​The Dangerous Game: Motor Racing on the Streets


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​The Dangerous Game: Motor Racing on the Streets

Motorsport began life on the streets. More than a century later, its biggest and most prestigious races still take place on ordinary roads.

Racing began life on the streets. Before state-of-the-art circuits with air-conditioned suites and bottles of Cristal on ice, the wilder members of society with a burning desire for speed and danger took their machines on to public roads and raced. Sometimes it was legal, sometimes not so much. To many of the early competitors that really didn't matter; the illicit nature of what they were doing was part of the appeal.


And we're not just talking about people on the fringes of society – name a racing series that's now considered respectable and you can point to its roots on the streets. Formula One's most famous event, the Monaco Grand Prix, takes place in a billionaires' playground on the Med, while even earlier grand prix events were staged on the public roads of France.

The unapologetically American NASCAR series has far more roughneck origins. During Prohibition-era America, bootleggers transported their illegal hooch using fast, nimble cars that could outrun the cops. As well as the booze they were carrying, they also got a taste for the buzz of driving insanely fast on the road. After Prohibition ended they still wanted that thrill, so racing on public roads with modified cars grew increasingly popular. Over time this developed into stock car racing – and what we now know as NASCAR.

These days, street circuit racing is part of almost every form of motorsport: F1, Formula E, touring cars, bikes – you name it, they race on closed public roads at least once a year. You could call it a tradition, as much a part of the sport as cup games in football and Serena Williams hammering everyone in tennis.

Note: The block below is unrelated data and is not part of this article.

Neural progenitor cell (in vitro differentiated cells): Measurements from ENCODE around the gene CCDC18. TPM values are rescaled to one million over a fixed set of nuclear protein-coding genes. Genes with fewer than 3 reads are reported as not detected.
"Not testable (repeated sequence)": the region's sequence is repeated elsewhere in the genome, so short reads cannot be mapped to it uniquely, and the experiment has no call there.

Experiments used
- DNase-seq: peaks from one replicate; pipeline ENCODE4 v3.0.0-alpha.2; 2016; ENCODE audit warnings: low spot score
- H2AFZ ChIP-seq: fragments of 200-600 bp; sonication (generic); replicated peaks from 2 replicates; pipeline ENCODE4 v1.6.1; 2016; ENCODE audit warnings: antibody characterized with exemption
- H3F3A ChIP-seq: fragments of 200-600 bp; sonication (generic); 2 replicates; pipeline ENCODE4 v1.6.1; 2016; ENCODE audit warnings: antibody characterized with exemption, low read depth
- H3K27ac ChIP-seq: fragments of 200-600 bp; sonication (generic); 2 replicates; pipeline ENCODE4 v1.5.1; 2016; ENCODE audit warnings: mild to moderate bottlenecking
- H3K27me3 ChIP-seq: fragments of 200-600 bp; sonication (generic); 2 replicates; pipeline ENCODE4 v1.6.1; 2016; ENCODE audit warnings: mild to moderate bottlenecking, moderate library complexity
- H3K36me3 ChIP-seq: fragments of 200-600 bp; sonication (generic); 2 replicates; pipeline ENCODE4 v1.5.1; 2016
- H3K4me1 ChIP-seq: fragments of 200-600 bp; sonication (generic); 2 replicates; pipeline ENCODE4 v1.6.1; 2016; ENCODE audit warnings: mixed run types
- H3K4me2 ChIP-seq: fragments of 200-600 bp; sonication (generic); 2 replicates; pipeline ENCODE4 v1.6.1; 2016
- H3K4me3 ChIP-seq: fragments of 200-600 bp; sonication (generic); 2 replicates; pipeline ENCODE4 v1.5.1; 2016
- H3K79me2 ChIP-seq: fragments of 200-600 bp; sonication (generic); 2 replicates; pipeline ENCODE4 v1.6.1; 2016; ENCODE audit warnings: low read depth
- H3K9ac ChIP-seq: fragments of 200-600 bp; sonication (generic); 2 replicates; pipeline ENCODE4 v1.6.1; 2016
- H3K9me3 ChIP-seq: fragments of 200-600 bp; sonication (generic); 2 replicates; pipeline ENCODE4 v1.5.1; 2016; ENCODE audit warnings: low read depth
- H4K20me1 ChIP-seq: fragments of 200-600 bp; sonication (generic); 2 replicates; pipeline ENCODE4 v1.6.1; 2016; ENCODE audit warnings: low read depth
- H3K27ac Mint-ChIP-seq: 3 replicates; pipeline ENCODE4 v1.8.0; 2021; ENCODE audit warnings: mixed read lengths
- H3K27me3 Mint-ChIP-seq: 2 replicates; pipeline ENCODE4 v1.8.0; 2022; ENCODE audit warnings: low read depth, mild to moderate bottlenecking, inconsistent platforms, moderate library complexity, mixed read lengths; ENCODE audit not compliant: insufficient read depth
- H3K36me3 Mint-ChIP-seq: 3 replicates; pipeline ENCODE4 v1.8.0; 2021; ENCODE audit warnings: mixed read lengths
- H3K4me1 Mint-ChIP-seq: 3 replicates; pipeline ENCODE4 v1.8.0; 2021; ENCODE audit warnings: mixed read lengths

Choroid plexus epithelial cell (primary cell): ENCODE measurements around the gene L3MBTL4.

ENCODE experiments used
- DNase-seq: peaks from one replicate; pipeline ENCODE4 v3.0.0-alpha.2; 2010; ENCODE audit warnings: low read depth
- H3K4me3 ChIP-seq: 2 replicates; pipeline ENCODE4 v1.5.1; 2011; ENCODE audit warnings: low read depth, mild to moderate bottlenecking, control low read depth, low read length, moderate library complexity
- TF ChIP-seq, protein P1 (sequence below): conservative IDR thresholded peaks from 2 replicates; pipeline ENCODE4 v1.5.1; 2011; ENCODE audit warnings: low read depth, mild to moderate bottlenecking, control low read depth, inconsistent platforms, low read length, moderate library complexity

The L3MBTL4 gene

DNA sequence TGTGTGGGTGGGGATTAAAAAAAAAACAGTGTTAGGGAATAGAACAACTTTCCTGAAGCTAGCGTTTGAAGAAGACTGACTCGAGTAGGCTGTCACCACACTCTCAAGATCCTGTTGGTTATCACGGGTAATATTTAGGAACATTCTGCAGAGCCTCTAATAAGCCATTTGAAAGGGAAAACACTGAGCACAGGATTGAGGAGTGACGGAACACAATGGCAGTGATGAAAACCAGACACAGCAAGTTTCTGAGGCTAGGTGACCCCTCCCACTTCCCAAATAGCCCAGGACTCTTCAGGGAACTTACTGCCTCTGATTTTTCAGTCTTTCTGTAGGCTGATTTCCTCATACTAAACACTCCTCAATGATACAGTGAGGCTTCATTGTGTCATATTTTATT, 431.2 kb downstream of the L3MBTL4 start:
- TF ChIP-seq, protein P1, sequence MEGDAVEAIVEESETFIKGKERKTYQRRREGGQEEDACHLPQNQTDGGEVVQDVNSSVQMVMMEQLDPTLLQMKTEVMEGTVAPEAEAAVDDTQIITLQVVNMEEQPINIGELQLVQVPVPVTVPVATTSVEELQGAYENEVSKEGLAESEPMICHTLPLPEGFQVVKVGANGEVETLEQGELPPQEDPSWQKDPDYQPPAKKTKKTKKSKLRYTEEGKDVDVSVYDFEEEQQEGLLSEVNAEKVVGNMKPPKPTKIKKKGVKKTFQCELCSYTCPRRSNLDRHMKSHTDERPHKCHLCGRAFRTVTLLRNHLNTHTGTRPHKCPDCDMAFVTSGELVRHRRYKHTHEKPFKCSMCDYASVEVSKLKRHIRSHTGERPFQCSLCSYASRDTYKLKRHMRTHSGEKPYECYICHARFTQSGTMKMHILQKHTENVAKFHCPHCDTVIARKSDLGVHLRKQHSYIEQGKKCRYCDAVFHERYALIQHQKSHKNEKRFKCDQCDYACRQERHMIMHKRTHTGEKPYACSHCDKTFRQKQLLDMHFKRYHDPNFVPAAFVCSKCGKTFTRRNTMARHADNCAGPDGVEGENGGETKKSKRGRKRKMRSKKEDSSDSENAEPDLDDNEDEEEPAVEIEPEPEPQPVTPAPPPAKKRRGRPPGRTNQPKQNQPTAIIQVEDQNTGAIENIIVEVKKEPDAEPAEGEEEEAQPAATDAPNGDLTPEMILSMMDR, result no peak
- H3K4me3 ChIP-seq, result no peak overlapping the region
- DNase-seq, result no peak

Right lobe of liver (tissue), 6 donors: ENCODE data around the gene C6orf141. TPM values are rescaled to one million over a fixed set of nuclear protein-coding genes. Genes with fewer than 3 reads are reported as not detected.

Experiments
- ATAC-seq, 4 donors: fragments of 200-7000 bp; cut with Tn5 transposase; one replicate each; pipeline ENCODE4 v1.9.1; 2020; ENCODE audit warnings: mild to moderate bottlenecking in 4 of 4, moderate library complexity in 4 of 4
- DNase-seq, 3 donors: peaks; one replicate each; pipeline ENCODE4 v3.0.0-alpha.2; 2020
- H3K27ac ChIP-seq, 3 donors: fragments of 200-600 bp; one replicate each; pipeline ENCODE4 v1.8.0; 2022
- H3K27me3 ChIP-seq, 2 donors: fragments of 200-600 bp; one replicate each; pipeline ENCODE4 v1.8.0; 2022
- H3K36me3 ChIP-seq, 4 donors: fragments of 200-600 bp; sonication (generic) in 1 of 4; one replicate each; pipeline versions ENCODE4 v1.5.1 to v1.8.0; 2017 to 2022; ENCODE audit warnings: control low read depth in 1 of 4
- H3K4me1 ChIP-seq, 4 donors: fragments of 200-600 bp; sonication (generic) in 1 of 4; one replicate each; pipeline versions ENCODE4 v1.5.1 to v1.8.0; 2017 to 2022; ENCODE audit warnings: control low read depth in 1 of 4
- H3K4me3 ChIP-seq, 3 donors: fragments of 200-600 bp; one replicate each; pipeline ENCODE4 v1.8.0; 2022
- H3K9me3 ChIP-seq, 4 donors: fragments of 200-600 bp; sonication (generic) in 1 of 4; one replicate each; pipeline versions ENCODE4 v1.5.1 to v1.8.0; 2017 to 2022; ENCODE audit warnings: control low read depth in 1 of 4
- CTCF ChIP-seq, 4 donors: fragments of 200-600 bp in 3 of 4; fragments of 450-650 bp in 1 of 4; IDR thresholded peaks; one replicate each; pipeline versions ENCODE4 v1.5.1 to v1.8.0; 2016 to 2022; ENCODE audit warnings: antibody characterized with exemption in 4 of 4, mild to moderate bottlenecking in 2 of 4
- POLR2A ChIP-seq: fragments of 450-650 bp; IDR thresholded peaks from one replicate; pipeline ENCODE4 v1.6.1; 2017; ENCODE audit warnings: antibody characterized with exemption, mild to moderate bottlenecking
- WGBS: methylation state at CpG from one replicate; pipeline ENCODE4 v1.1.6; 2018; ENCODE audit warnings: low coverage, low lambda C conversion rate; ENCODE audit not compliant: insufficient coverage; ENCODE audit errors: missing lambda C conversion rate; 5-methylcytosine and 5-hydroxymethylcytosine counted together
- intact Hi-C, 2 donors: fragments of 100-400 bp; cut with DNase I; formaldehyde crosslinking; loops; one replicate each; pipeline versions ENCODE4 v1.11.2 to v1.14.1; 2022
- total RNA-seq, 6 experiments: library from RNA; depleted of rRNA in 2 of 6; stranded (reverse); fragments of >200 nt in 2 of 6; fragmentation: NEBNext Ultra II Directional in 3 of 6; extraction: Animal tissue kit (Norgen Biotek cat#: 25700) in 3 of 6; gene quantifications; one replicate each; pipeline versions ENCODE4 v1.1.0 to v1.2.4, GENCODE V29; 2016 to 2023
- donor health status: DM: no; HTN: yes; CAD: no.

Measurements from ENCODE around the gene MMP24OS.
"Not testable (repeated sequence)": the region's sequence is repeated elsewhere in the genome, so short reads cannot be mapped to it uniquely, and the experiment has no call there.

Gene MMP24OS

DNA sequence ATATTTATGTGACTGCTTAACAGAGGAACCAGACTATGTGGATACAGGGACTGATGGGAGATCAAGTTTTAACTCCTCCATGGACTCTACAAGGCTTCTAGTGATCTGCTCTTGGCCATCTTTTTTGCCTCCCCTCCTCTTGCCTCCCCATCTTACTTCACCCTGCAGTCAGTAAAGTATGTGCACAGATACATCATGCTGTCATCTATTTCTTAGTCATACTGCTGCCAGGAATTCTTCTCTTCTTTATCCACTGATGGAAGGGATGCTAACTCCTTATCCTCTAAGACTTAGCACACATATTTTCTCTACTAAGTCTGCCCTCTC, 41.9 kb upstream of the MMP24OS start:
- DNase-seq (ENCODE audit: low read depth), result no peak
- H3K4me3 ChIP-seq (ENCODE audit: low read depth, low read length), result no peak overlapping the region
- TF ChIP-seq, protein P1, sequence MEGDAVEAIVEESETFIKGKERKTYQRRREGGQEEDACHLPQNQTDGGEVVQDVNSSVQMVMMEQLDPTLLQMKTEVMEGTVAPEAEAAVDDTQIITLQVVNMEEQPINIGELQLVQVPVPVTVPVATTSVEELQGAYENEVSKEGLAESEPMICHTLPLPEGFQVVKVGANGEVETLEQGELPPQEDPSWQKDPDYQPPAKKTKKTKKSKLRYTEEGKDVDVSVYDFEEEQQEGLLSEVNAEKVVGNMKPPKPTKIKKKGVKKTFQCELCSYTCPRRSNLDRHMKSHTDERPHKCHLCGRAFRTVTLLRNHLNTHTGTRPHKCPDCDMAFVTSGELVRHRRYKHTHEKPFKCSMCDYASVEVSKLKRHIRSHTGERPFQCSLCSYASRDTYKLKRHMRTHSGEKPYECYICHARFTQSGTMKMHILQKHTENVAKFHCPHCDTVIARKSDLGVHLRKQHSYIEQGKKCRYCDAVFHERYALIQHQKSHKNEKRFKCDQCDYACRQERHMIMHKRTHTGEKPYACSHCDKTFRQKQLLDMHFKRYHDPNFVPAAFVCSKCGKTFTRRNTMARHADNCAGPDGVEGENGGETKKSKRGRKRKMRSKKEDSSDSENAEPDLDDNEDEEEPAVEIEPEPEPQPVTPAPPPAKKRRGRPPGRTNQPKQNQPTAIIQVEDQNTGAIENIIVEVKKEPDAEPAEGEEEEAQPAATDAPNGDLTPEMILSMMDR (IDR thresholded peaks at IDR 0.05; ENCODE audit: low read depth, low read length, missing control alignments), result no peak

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But though it may have become part of the establishment, that's not to say it's lost its sense of danger. While your average track looks increasingly safe – which no one is complaining about – street circuits retain something terrifying. There's no run off, the surface is bumpy as hell, and it all appears that much faster. In short, they look insane.


For both drivers and spectators, the risk feels far more real and immediate. On a standard circuit the barriers are way off in the distance; on a street track, competitors brush up against them at every corner. If you make a mistake you could be making a sizeable dent in those barriers in no time – and that's going to hurt.

It doesn't even have to be your error. If something breaks on the car, you're heading straight for the scene of a very nasty accident. Or if the guy behind doesn't value your safety as much as his own, they might send you there.

Visually, too, it's far more engaging than racing in what is essentially a big field covered with tarmac. The sight of houses rushing by, of regular road signs and markings, take it to another level. When cars race on street circuits they are traversing the same roads that you or I could drive – they're just doing it a hell of a lot faster.

It all adds up to make them the doyen of racing circuits. Most people associate thoroughbred ability on street circuits with true greatness. In F1, drivers who have won at Monaco are considered to be the elite of the elite. Ayrton Senna won the race a record six times, while Michael Schumacher took five victories and Alain Prost four. Right there, you're looking at three of the most highly acclaimed drivers of all time. And that's no coincidence.